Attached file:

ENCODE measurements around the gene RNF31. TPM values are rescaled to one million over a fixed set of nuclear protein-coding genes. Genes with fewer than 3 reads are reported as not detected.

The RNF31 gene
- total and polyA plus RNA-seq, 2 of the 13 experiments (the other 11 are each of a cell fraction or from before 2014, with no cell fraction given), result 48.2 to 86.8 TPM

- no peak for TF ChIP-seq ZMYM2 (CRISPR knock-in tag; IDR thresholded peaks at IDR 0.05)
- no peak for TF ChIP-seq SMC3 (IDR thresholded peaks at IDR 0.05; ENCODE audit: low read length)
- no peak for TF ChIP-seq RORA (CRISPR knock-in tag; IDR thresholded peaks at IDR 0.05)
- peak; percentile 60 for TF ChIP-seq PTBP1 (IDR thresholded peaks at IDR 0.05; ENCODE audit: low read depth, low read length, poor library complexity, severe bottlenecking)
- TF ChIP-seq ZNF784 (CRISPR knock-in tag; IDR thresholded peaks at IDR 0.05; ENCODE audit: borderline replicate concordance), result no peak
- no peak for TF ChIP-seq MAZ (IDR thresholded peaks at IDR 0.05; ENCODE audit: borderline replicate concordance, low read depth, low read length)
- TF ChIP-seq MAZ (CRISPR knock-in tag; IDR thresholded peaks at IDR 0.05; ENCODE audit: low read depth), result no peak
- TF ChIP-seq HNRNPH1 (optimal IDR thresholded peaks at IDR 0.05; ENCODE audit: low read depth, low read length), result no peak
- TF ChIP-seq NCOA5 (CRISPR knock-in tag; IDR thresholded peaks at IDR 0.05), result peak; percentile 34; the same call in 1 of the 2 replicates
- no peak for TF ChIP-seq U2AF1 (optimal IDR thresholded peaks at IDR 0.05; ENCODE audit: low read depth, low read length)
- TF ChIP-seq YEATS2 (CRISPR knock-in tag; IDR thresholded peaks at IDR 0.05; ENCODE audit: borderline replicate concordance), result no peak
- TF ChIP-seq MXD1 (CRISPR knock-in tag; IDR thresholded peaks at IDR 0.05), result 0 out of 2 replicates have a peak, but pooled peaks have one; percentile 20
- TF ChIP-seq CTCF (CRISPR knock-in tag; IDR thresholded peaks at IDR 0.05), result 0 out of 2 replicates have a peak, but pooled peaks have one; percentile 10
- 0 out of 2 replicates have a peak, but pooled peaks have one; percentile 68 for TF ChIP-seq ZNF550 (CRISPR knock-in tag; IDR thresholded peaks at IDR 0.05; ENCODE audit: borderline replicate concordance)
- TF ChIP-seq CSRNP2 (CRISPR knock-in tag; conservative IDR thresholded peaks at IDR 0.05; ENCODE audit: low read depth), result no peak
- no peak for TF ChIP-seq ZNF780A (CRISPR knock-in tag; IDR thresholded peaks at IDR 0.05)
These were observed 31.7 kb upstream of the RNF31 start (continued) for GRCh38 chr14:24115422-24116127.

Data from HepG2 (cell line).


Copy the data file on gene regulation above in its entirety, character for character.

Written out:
ENCODE measurements around the gene RNF31. TPM values are rescaled to one million over a fixed set of nuclear protein-coding genes. Genes with fewer than 3 reads are reported as not detected.

The RNF31 gene
- total and polyA plus RNA-seq, 2 of the 13 experiments (the other 11 are each of a cell fraction or from before 2014, with no cell fraction given), result 48.2 to 86.8 TPM

- no peak for TF ChIP-seq ZMYM2 (CRISPR knock-in tag; IDR thresholded peaks at IDR 0.05)
- no peak for TF ChIP-seq SMC3 (IDR thresholded peaks at IDR 0.05; ENCODE audit: low read length)
- no peak for TF ChIP-seq RORA (CRISPR knock-in tag; IDR thresholded peaks at IDR 0.05)
- peak; percentile 60 for TF ChIP-seq PTBP1 (IDR thresholded peaks at IDR 0.05; ENCODE audit: low read depth, low read length, poor library complexity, severe bottlenecking)
- TF ChIP-seq ZNF784 (CRISPR knock-in tag; IDR thresholded peaks at IDR 0.05; ENCODE audit: borderline replicate concordance), result no peak
- no peak for TF ChIP-seq MAZ (IDR thresholded peaks at IDR 0.05; ENCODE audit: borderline replicate concordance, low read depth, low read length)
- TF ChIP-seq MAZ (CRISPR knock-in tag; IDR thresholded peaks at IDR 0.05; ENCODE audit: low read depth), result no peak
- TF ChIP-seq HNRNPH1 (optimal IDR thresholded peaks at IDR 0.05; ENCODE audit: low read depth, low read length), result no peak
- TF ChIP-seq NCOA5 (CRISPR knock-in tag; IDR thresholded peaks at IDR 0.05), result peak; percentile 34; the same call in 1 of the 2 replicates
- no peak for TF ChIP-seq U2AF1 (optimal IDR thresholded peaks at IDR 0.05; ENCODE audit: low read depth, low read length)
- TF ChIP-seq YEATS2 (CRISPR knock-in tag; IDR thresholded peaks at IDR 0.05; ENCODE audit: borderline replicate concordance), result no peak
- TF ChIP-seq MXD1 (CRISPR knock-in tag; IDR thresholded peaks at IDR 0.05), result 0 out of 2 replicates have a peak, but pooled peaks have one; percentile 20
- TF ChIP-seq CTCF (CRISPR knock-in tag; IDR thresholded peaks at IDR 0.05), result 0 out of 2 replicates have a peak, but pooled peaks have one; percentile 10
- 0 out of 2 replicates have a peak, but pooled peaks have one; percentile 68 for TF ChIP-seq ZNF550 (CRISPR knock-in tag; IDR thresholded peaks at IDR 0.05; ENCODE audit: borderline replicate concordance)
- TF ChIP-seq CSRNP2 (CRISPR knock-in tag; conservative IDR thresholded peaks at IDR 0.05; ENCODE audit: low read depth), result no peak
- no peak for TF ChIP-seq ZNF780A (CRISPR knock-in tag; IDR thresholded peaks at IDR 0.05)
These were observed 31.7 kb upstream of the RNF31 start (continued) for GRCh38 chr14:24115422-24116127.

Data from HepG2 (cell line).